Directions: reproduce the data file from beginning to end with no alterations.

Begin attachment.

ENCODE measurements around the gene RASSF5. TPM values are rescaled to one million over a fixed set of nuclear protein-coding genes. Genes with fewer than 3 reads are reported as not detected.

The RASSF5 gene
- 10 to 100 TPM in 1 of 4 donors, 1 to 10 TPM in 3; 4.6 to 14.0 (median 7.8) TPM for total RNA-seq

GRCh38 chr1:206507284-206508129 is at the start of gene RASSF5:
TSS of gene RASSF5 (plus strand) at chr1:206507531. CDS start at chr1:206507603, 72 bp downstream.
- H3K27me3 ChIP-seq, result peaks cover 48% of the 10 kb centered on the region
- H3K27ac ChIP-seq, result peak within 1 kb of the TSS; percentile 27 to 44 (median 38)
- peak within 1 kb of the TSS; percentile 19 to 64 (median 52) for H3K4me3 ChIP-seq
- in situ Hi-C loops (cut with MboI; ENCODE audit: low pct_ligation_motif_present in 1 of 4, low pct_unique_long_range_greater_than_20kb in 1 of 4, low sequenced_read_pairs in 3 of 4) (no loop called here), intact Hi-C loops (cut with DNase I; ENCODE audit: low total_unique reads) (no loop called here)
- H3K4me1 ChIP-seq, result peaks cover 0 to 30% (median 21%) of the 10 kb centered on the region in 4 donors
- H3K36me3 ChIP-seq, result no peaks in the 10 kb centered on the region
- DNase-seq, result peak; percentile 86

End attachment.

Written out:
ENCODE measurements around the gene RASSF5. TPM values are rescaled to one million over a fixed set of nuclear protein-coding genes. Genes with fewer than 3 reads are reported as not detected.

The RASSF5 gene
- 10 to 100 TPM in 1 of 4 donors, 1 to 10 TPM in 3; 4.6 to 14.0 (median 7.8) TPM for total RNA-seq

GRCh38 chr1:206507284-206508129 is at the start of gene RASSF5:
TSS of gene RASSF5 (plus strand) at chr1:206507531. CDS start at chr1:206507603, 72 bp downstream.
- H3K27me3 ChIP-seq, result peaks cover 48% of the 10 kb centered on the region
- H3K27ac ChIP-seq, result peak within 1 kb of the TSS; percentile 27 to 44 (median 38)
- peak within 1 kb of the TSS; percentile 19 to 64 (median 52) for H3K4me3 ChIP-seq
- in situ Hi-C loops (cut with MboI; ENCODE audit: low pct_ligation_motif_present in 1 of 4, low pct_unique_long_range_greater_than_20kb in 1 of 4, low sequenced_read_pairs in 3 of 4) (no loop called here), intact Hi-C loops (cut with DNase I; ENCODE audit: low total_unique reads) (no loop called here)
- H3K4me1 ChIP-seq, result peaks cover 0 to 30% (median 21%) of the 10 kb centered on the region in 4 donors
- H3K36me3 ChIP-seq, result no peaks in the 10 kb centered on the region
- DNase-seq, result peak; percentile 86